Professor Gustaaf Janssens (° Antwerp 1948) is emeritus professor at the University of Leuven. He studied modern history at the former University Faculties in Antwerp, and at KU Leuven. In 1971, Prof. Janssens obtained a Master degree in History from the KU Leuven. After obtaining two NFWO research mandates, a brief teaching assignment in secondary school education, and a position as assistant at the Faculty of Arts (KU Leuven), he received his PhD in History in 1981, equally at the University of Leuven. His slightly modified PhD was published as ‘Brabant in het Verweer. Loyale oppositie tegen Spanje’s bewind in de Nederlanden van Alva to Farnese 1567-1578 (Standen en Landen, 89), Kortrijk-Heule, 1989 (442 p.). From 1982 to 2013, he worked as an archivist at the National Archives of Belgium and the State Archives in the Provinces. In that capacity and from 1988 until his retirement in 2013, he was in charge of the Archives of the Royal Palace (Brussels). From 2000, until he became emeritus professor in 2014, Janssens was a part-time lecturer, later a part-time professor, at the University of Leuven, and for the inter-university Master after Masters course in “Archivistiek: Erfgoed en hedendaags documentbeheer” (VUB-KU Leuven-UGent and UAntwerpen). He has been a member of the Belgian Royal Commission for History since 1998. He was appointed académico of the Academia Europea e Iberoamericana de Yuste (Extremadura – Spain) in 2000.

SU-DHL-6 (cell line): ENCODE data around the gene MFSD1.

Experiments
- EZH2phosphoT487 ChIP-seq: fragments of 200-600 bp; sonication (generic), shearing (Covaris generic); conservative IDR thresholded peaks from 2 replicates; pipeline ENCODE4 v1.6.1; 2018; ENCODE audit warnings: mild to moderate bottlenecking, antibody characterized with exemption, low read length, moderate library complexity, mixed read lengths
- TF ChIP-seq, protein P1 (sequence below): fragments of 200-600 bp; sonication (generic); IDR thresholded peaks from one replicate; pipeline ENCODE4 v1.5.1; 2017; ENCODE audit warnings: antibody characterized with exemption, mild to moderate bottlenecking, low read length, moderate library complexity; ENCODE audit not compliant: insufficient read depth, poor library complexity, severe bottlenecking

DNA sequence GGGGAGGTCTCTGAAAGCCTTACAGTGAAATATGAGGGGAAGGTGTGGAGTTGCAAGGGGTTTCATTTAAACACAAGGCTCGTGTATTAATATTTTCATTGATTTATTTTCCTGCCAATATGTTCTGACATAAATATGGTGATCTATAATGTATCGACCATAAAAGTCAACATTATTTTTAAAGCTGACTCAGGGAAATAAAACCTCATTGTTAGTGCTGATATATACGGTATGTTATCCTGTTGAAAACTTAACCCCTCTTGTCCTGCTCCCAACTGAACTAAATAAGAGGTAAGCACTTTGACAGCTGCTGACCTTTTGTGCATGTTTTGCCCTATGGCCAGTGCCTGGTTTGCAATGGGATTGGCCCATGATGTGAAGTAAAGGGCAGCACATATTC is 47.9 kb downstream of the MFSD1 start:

He publishes on archival science, on Belgian politics and its monarchy during the nineteenth and twentieth centuries, and on rebellion and war in the Netherlands in the sixteenth century.
During his retirement Prof. Janssens has been able to return to an ‘old favourite’: the study of the civil war in the Netherlands during the reign of Philip II, with special attention for the Duke of Alva and the loyal Dutch opposition to the politics of the King. Over a period of forty years, he acquired a tremendous amount of knowledge on Spanish archives and the Spanish archival system; this knowledge remains indispensable for his current research.